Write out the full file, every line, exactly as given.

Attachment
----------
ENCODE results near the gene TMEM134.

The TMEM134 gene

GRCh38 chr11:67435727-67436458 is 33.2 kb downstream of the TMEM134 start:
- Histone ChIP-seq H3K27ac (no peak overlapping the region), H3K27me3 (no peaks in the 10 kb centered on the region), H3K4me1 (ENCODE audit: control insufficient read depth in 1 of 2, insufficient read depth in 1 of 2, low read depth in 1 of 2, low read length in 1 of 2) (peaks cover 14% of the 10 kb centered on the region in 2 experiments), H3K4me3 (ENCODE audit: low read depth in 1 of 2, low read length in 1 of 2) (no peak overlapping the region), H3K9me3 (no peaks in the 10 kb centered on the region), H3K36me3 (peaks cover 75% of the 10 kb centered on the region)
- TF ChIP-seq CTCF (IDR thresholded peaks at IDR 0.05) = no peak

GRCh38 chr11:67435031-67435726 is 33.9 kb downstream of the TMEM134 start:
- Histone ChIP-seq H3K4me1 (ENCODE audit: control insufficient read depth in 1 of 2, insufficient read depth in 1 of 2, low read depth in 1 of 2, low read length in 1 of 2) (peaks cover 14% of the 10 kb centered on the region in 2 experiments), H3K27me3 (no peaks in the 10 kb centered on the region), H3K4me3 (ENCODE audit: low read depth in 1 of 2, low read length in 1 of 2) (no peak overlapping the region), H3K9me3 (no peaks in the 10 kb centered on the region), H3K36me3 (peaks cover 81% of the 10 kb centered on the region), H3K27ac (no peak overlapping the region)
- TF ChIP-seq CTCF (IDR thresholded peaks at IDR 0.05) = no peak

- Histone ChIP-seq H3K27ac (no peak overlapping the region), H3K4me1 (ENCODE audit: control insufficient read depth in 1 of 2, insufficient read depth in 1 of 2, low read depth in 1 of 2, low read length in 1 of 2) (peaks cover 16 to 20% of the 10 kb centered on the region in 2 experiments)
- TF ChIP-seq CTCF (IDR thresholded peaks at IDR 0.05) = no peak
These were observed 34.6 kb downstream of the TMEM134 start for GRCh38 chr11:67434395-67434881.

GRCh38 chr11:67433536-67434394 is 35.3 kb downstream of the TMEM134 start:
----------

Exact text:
ENCODE results near the gene TMEM134.

The TMEM134 gene

GRCh38 chr11:67435727-67436458 is 33.2 kb downstream of the TMEM134 start:
- Histone ChIP-seq H3K27ac (no peak overlapping the region), H3K27me3 (no peaks in the 10 kb centered on the region), H3K4me1 (ENCODE audit: control insufficient read depth in 1 of 2, insufficient read depth in 1 of 2, low read depth in 1 of 2, low read length in 1 of 2) (peaks cover 14% of the 10 kb centered on the region in 2 experiments), H3K4me3 (ENCODE audit: low read depth in 1 of 2, low read length in 1 of 2) (no peak overlapping the region), H3K9me3 (no peaks in the 10 kb centered on the region), H3K36me3 (peaks cover 75% of the 10 kb centered on the region)
- TF ChIP-seq CTCF (IDR thresholded peaks at IDR 0.05) = no peak

GRCh38 chr11:67435031-67435726 is 33.9 kb downstream of the TMEM134 start:
- Histone ChIP-seq H3K4me1 (ENCODE audit: control insufficient read depth in 1 of 2, insufficient read depth in 1 of 2, low read depth in 1 of 2, low read length in 1 of 2) (peaks cover 14% of the 10 kb centered on the region in 2 experiments), H3K27me3 (no peaks in the 10 kb centered on the region), H3K4me3 (ENCODE audit: low read depth in 1 of 2, low read length in 1 of 2) (no peak overlapping the region), H3K9me3 (no peaks in the 10 kb centered on the region), H3K36me3 (peaks cover 81% of the 10 kb centered on the region), H3K27ac (no peak overlapping the region)
- TF ChIP-seq CTCF (IDR thresholded peaks at IDR 0.05) = no peak

- Histone ChIP-seq H3K27ac (no peak overlapping the region), H3K4me1 (ENCODE audit: control insufficient read depth in 1 of 2, insufficient read depth in 1 of 2, low read depth in 1 of 2, low read length in 1 of 2) (peaks cover 16 to 20% of the 10 kb centered on the region in 2 experiments)
- TF ChIP-seq CTCF (IDR thresholded peaks at IDR 0.05) = no peak
These were observed 34.6 kb downstream of the TMEM134 start for GRCh38 chr11:67434395-67434881.

GRCh38 chr11:67433536-67434394 is 35.3 kb downstream of the TMEM134 start: